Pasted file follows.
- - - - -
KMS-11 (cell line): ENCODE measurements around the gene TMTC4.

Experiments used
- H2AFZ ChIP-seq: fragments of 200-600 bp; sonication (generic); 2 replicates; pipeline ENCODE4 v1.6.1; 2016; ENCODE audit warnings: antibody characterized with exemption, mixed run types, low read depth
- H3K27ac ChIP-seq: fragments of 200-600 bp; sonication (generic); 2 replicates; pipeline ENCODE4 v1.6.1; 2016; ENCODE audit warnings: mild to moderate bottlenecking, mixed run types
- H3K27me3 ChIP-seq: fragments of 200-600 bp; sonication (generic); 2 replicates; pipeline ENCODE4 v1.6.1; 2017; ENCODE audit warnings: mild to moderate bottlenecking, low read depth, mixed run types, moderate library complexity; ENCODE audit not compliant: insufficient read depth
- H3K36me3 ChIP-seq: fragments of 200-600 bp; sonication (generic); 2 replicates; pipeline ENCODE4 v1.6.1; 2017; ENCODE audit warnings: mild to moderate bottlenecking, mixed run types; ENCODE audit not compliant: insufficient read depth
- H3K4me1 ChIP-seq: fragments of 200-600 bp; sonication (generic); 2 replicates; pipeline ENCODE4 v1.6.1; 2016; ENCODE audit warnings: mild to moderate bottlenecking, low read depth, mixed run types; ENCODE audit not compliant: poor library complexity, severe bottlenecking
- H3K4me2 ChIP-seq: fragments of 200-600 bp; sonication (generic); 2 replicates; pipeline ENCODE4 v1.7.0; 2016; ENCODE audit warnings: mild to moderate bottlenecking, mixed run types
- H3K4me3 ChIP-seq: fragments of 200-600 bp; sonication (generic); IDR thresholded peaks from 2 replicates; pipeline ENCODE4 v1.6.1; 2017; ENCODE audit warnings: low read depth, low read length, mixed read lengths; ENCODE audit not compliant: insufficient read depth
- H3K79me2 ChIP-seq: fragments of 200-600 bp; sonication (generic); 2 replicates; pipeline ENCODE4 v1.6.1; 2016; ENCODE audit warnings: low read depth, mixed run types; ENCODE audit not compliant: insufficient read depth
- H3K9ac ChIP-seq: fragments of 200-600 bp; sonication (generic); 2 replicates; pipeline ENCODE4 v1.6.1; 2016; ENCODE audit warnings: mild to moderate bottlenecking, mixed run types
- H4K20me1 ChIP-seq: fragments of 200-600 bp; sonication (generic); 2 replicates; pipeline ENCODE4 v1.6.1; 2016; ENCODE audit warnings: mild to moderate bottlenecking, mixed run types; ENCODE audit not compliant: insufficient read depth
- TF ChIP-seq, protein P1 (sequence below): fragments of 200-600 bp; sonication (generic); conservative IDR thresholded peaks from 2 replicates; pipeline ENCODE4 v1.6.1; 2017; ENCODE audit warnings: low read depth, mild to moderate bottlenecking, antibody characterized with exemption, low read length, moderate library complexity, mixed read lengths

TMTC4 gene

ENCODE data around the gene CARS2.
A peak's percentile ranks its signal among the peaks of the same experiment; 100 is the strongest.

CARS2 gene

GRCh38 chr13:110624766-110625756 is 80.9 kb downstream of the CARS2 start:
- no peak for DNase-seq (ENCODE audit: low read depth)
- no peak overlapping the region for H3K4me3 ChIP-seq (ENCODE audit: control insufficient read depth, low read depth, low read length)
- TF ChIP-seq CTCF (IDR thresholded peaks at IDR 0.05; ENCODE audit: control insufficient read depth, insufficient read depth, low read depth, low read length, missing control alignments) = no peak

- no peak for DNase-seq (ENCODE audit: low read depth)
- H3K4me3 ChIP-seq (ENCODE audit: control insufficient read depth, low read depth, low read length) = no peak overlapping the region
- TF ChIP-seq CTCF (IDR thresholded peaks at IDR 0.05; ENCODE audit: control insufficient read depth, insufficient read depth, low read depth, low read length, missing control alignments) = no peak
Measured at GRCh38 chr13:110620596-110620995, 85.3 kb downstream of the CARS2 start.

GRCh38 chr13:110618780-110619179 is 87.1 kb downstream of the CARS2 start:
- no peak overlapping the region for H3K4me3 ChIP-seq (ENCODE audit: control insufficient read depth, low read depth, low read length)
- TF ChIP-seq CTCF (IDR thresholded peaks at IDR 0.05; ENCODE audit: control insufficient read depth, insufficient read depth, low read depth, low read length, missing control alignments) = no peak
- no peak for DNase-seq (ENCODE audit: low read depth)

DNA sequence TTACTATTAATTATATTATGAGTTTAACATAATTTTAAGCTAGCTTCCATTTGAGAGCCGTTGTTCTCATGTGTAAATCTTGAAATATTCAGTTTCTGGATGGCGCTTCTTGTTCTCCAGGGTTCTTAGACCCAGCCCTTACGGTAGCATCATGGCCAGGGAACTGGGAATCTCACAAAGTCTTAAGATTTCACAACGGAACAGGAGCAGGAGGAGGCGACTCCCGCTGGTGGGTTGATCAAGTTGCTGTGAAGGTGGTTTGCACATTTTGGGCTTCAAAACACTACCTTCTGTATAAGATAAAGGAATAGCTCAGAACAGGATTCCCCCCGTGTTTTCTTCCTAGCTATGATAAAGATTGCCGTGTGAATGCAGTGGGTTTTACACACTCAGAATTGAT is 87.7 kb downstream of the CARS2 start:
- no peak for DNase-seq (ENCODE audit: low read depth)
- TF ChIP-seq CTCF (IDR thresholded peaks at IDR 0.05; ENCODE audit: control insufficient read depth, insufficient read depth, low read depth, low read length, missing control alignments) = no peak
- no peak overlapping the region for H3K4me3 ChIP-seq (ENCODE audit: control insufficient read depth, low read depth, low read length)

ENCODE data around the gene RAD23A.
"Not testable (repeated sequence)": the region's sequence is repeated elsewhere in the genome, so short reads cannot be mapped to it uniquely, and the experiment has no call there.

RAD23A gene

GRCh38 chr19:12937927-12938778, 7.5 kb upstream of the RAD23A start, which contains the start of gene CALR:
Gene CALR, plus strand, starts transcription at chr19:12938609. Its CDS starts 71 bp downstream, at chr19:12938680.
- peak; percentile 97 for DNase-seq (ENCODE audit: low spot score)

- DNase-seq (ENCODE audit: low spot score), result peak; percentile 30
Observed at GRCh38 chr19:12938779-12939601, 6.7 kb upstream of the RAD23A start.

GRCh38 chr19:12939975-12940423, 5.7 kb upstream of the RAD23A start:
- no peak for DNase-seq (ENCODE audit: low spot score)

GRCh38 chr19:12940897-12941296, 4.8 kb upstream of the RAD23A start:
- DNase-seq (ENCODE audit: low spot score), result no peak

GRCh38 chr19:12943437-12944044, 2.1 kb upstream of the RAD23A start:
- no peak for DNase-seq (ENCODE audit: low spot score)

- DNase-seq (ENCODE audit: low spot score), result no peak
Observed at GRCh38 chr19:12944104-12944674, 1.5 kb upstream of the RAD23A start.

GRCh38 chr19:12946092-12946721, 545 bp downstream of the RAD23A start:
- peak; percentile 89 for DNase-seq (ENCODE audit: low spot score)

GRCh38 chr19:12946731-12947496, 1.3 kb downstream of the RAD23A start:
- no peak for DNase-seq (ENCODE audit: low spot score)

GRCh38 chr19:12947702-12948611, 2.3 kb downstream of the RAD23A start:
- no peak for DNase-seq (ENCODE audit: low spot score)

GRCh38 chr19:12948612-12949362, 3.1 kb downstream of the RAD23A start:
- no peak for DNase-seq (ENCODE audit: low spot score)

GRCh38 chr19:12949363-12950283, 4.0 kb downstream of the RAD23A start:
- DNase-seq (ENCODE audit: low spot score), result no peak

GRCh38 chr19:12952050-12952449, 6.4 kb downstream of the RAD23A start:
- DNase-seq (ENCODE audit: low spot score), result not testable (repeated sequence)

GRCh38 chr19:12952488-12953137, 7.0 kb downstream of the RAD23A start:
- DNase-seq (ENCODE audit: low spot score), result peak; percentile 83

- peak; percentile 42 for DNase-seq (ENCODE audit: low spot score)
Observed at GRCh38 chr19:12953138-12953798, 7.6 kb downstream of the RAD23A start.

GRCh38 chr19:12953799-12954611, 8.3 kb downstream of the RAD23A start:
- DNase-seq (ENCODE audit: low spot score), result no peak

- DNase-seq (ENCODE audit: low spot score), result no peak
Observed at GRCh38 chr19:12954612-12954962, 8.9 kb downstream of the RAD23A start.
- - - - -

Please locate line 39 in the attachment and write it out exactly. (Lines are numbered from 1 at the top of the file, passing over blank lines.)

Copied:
- peak; percentile 97 for DNase-seq (ENCODE audit: low spot score)